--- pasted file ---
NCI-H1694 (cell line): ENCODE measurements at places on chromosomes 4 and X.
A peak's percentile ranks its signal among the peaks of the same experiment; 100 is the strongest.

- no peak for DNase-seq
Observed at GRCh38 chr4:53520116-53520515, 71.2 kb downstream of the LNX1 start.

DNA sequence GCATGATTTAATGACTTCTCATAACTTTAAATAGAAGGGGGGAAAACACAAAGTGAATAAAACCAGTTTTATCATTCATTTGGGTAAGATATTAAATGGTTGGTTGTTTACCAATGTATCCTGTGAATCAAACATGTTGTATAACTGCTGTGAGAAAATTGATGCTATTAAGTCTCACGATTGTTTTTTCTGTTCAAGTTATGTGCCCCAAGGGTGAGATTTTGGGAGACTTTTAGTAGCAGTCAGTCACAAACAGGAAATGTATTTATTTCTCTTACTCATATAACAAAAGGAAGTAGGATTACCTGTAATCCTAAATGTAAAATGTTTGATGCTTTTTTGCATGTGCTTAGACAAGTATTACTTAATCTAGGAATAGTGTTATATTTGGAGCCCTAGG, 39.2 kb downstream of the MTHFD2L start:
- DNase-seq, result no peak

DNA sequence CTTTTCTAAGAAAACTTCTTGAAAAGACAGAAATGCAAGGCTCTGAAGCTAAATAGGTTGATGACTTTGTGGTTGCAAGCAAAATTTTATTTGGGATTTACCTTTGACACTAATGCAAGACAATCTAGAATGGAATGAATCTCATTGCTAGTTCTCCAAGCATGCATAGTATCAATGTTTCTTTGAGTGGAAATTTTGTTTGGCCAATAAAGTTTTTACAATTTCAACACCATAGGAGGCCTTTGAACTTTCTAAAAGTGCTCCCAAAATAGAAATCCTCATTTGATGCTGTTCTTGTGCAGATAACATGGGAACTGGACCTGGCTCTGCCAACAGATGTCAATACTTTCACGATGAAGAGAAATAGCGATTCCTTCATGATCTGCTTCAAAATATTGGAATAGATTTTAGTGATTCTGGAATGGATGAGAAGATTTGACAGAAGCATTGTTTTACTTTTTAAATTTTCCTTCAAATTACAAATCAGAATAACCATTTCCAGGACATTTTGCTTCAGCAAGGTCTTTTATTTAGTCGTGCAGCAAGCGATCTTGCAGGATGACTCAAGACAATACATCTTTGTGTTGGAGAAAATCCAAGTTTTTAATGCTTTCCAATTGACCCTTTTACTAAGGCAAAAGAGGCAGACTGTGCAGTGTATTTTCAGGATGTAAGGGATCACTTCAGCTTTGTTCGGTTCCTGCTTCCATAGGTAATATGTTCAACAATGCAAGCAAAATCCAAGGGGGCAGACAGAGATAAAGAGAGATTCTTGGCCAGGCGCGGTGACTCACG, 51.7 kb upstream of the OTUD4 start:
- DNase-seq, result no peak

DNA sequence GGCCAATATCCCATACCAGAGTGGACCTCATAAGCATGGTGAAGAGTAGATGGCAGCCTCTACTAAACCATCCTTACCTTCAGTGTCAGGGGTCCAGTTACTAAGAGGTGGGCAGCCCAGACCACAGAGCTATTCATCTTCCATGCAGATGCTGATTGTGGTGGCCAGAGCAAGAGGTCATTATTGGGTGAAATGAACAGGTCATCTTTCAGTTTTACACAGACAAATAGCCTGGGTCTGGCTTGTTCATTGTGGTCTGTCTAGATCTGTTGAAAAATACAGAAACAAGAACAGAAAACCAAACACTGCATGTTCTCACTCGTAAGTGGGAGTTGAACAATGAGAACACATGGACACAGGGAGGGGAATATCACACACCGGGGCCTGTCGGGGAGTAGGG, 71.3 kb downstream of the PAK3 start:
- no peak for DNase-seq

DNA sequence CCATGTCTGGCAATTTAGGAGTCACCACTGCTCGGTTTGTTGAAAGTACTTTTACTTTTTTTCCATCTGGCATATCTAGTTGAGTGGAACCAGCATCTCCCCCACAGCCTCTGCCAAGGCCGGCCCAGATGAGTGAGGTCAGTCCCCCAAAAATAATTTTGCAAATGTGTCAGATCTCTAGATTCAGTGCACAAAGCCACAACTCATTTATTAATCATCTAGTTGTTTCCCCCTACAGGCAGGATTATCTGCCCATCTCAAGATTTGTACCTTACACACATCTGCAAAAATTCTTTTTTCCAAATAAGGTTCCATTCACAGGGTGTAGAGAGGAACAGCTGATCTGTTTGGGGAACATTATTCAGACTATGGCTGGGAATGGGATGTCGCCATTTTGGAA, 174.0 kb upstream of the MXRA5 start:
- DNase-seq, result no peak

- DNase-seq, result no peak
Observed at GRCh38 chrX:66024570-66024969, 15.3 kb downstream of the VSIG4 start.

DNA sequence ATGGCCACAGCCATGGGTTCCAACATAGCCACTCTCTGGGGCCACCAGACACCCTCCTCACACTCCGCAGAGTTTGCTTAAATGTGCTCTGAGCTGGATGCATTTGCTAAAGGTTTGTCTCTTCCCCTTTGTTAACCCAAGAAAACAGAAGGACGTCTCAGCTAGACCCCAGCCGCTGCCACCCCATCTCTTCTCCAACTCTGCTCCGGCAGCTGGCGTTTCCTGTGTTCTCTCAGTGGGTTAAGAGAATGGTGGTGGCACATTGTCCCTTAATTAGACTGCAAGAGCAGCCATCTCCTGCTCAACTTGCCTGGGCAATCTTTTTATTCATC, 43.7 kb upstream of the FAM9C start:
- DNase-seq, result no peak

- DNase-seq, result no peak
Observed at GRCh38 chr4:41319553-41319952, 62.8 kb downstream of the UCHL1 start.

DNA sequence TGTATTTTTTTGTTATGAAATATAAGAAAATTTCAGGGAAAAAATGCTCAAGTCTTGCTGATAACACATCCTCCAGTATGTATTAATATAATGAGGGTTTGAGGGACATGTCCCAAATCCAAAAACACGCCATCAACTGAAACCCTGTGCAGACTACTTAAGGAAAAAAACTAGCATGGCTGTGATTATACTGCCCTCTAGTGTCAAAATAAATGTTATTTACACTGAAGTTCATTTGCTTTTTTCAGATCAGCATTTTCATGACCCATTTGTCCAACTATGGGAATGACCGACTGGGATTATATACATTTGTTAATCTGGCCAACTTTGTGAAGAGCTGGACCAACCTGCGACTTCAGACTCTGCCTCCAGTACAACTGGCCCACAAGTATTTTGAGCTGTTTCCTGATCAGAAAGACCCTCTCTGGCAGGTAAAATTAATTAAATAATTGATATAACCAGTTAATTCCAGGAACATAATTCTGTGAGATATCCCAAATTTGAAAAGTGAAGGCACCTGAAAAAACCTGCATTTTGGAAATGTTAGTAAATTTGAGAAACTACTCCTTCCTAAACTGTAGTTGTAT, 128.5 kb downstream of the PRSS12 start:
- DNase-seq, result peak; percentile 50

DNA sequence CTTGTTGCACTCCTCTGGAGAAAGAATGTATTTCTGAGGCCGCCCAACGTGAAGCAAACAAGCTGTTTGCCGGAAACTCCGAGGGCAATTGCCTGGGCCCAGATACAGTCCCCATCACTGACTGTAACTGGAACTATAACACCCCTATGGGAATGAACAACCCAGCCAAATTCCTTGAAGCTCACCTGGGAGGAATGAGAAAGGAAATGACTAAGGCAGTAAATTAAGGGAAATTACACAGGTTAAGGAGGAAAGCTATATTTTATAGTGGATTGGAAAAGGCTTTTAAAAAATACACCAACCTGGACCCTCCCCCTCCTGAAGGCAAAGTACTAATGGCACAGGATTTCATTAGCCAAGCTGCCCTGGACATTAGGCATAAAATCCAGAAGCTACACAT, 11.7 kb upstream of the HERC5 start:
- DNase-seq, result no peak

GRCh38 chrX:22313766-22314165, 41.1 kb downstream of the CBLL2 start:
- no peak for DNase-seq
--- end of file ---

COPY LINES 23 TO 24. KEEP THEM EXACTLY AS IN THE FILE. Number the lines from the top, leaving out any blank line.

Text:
GRCh38 chrX:22313766-22314165, 41.1 kb downstream of the CBLL2 start:
- no peak for DNase-seq